Evidence outlining why we recommend intake of non-starchy vegetables (broccoli, cauliflower, asparagus etc) as the largest component of any given meal

 

Martin, K. E. (2017). Glycaemic response to varying the proportions of starchy foods and non-starchy vegetables within a meal: A randomised controlled trial (Doctoral dissertation, University of Otago).

Summary:

  • Evidence that meals with larger proportions of starchy carbs (pasta / rice) and smaller portions of non-starchy vegetables cause the greatest increase in blood sugar levels. Meals that contain smaller proportions of starchy carbs and larger proprtions of non-starchy vegetables have the lowest impact on blood sugar.

 

Moore, L. L., Singer, M. R., Bradlee, M. L., & Daniels, S. R. (2016). Adolescent dietary intakes predict cardiometabolic risk clustering. European Journal of Nutrition, 55, 461-468.

Summary:

  • Evidence that eating plenty of non-starchy veg earlier in life may have a protective effect against risk factors for Type 2 diabetes and cardiovascular disease

 

Evidence underpinning our commitment to drinking plenty of water and minimising sugar-sweetened beverages and artificially sweetened beverages

 

Armstrong, L. E., Barquera, S., Duhamel, J. F., Hardinsyah, R., Haslam, D., & Lafontan, M. (2012).Recommendations for healthier hydration: addressing the public health issues of obesity and type 2 diabetes. Clinical Obesity, 2, 115-124.

Summary:

  • Consensus statement from experts in medicine, nutrition, physiology and public health on healthy hydration practises to tackle obesity and Type 2 diabetes.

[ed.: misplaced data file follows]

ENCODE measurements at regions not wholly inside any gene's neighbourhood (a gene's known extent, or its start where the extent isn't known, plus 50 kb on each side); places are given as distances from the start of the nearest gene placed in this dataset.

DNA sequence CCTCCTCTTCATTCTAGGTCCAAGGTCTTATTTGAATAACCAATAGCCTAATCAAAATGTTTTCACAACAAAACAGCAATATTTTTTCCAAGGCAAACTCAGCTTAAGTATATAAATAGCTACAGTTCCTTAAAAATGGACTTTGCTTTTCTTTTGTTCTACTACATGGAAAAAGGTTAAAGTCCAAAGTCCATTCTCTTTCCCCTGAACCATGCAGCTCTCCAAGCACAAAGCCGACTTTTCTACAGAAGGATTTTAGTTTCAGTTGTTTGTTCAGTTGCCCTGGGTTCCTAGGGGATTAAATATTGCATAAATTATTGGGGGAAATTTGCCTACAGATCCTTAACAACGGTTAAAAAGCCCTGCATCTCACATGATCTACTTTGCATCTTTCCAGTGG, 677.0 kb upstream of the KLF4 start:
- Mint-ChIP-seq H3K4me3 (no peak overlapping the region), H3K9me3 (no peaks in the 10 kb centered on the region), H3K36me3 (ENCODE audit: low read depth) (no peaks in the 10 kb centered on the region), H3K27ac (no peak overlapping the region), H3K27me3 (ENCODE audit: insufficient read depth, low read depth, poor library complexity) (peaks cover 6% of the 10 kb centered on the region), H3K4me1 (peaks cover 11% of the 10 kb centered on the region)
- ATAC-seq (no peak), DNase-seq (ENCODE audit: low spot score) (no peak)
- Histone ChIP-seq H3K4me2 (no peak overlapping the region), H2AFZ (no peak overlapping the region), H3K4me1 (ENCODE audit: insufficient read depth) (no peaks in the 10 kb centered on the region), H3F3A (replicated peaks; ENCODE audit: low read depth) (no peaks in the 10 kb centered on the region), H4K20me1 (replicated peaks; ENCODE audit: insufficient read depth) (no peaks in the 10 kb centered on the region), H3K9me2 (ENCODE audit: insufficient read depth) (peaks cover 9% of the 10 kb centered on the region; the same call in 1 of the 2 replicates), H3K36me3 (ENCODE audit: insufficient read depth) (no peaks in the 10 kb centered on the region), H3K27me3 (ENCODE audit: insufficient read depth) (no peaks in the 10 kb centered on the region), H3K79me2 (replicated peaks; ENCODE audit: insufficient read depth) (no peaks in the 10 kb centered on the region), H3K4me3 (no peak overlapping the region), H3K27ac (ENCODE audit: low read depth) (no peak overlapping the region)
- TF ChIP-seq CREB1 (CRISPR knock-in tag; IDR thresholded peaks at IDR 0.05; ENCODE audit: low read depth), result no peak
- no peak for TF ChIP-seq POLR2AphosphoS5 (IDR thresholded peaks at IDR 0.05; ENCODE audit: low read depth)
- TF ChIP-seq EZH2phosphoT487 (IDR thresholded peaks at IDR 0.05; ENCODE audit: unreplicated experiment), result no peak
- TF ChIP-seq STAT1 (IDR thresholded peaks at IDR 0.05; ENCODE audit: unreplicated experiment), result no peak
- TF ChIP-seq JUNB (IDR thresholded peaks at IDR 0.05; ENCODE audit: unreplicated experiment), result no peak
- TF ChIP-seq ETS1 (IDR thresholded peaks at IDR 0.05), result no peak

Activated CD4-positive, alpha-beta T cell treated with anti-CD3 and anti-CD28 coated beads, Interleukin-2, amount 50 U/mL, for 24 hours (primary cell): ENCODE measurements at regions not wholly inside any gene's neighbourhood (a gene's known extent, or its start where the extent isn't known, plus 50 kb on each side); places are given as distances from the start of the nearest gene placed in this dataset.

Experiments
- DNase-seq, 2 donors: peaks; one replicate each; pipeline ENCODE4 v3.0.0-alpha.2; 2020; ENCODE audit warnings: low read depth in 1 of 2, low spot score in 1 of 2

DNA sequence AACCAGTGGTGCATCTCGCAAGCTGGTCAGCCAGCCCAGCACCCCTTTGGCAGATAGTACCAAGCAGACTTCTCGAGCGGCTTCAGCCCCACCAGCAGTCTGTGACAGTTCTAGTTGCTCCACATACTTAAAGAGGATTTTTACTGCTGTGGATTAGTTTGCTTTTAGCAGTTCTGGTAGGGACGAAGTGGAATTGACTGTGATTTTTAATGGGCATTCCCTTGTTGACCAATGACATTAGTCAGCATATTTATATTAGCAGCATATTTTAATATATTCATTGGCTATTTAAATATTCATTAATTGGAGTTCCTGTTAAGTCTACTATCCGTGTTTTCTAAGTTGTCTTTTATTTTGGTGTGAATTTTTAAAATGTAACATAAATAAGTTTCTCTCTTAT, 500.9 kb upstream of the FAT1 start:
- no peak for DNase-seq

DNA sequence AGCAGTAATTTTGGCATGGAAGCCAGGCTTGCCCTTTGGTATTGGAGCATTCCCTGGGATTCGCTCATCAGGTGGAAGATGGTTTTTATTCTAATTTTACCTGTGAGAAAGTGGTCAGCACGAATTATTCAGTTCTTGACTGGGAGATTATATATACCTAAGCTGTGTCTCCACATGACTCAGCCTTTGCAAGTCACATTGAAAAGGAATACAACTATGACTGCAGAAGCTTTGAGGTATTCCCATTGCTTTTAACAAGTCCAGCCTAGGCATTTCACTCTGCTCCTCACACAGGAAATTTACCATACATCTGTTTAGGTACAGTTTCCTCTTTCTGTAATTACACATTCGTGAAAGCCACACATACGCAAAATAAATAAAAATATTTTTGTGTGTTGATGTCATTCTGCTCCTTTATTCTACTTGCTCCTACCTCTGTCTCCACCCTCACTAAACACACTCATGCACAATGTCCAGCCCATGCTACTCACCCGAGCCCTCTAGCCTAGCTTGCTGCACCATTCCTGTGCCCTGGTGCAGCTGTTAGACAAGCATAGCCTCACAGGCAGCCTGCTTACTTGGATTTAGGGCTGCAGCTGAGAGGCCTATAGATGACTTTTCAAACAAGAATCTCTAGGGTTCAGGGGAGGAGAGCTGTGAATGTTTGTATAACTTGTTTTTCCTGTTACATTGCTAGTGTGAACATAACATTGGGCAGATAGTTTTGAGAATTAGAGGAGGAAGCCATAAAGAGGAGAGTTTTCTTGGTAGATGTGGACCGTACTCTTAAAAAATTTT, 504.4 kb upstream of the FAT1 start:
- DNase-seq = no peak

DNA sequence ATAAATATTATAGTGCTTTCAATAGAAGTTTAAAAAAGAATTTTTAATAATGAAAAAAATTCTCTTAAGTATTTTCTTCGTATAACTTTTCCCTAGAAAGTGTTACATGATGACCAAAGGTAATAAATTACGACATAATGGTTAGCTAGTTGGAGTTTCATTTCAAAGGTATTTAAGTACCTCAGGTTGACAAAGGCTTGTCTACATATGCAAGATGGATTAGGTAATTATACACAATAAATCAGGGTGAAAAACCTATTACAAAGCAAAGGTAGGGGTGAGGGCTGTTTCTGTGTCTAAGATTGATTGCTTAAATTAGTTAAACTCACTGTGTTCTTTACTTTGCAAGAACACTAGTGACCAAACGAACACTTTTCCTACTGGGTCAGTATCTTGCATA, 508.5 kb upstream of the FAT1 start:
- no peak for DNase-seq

Evidence underpinning our commitment to time-restricted eating

 

Wilkinson, M. J., Manoogian, E. N., Zadourian, A., Lo, H., Fakhouri, S., Shoghi, A., … & Taub, P. R. (2020). Ten-hour time-restricted eating reduces weight, blood pressure, and atherogenic lipids in patients with metabolic syndrome. Cell Metabolism, 31, 92-104.

Summary:

  • Evidence that TRE (10-hr eating window) reduces risk factors for Type 2 diabetes including waist circumference, percent body fat, and visceral fat, blood pressure, HbA1c (a measure of blood sugar)

 

Cienfuegos, S., McStay, M., Gabel, K., & Varady, K. A. (2022). Time restricted eating for the prevention of type 2 diabetes. The Journal of Physiology, 600, 1253-1264.

Summary:

  • Review outlining the evidence for the effectiveness of TRE on body weight and markers of glycaemic control (both risk factors for Type 2 diabetes)

Sutton, E. F., Beyl, R., Early, K. S., Cefalu, W. T., Ravussin, E., & Peterson, C. M. (2018). Early time restricted feeding improves insulin sensitivity, blood pressure, and oxidative stress even without weight loss in men with prediabetes. Cell Metabolism, 27, 1212-1221.

Summary:

  • Evidence that TRE can reduce risk factors for Type 2 diabetes (insulin resistance, high blood pressure, oxidative stress) in individuals with prediabetes.